Closely tracking the reasoning in Turner, the High Court in Wilfred Choo held that both the first and second Turner tests were satisfied, and that the plaintiff had also prepared documents relating to legal proceedings within the scope of section 33(2)(a) of the Singapore LPA:
- The first Turner test had been satisfied as it was clear from the evidence that the plaintiff had given advice on the defendants’ rights and obligations. Giving legal advice was “one of the quintessential services rendered by advocates and solicitors” and, based on the Australian authority of Cornall v Nagle10(1995) 2 VR 188. (“Cornall”), could “properly be said to lie at or near the very centre of the practice of the law”.11Supra, n 4 at (83). Although the plaintiff contended that he had only provided business consultancy services or legal opinions which the defendants were not obliged to follow, the High Court emphasized the need to “consider the substance and nature of his services rendered to the defendants and not merely the label attached to them”.12Id, at (127).
- The second Turner test was also satisfied as there was clear evidence that the defendants had engaged the plaintiff to act as their lawyer and legal adviser in the various matters, rather than in some other non-legal capacity. Importantly, the High Court rejected the plaintiff’s argument that he had played a supplemental role as the defendants ultimately relied on the advice of their instructed solicitors. In the words of Tan Siong Thye J, it was a “wholly illogical and an undesirable outcome” that:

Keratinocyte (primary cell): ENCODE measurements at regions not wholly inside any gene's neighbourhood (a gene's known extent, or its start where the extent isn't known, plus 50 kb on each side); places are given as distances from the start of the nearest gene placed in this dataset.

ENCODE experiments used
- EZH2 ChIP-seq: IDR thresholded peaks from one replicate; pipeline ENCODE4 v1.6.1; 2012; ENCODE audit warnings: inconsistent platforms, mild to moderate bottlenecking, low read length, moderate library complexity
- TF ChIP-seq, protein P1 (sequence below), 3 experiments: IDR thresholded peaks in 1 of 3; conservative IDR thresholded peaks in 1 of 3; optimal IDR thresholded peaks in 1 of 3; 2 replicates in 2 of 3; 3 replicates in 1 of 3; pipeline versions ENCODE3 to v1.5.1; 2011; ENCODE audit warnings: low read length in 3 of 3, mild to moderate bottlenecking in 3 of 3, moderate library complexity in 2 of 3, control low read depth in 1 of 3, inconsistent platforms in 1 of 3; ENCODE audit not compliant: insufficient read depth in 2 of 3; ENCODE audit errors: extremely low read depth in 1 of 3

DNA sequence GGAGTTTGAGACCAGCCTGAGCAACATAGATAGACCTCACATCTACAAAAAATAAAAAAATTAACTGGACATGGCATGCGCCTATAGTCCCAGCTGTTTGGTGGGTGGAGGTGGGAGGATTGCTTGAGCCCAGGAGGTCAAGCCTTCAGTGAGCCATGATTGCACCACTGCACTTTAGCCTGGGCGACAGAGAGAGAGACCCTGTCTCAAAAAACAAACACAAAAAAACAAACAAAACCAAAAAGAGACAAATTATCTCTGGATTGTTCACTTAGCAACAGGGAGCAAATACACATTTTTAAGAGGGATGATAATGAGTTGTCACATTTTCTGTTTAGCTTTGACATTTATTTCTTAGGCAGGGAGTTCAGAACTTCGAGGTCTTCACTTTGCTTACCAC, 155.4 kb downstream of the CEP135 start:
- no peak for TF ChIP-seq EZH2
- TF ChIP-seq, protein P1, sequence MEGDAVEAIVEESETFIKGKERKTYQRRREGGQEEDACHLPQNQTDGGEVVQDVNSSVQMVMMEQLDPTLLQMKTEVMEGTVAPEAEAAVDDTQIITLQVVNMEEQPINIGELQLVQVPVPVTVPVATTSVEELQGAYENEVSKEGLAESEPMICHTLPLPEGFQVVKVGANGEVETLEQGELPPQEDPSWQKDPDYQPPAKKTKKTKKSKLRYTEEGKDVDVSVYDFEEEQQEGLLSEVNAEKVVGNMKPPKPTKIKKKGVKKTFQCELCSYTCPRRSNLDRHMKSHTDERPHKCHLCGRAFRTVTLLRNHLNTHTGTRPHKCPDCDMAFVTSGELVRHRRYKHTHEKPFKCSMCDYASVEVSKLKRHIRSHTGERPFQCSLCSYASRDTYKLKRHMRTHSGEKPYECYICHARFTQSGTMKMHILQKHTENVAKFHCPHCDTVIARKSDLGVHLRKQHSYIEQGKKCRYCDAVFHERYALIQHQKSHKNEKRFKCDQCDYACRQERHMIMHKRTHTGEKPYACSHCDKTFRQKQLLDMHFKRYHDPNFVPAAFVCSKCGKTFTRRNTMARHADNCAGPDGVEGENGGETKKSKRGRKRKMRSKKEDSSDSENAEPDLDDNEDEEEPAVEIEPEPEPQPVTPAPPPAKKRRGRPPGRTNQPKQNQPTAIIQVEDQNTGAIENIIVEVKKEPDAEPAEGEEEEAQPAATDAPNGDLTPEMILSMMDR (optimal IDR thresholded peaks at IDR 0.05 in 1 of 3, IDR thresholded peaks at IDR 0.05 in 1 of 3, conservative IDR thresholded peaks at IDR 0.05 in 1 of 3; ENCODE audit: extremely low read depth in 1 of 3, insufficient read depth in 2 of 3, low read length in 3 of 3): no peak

“an unauthorized person could purport to give legal advice and prepare documents relating to legal proceedings, charge exorbitant fees, and yet remain ‘untouched by the regulatory system’ applicable to solicitors with practicing certificates, so long as his final work product is ultimately cleared by a practicing lawyer”.13Id, at (108).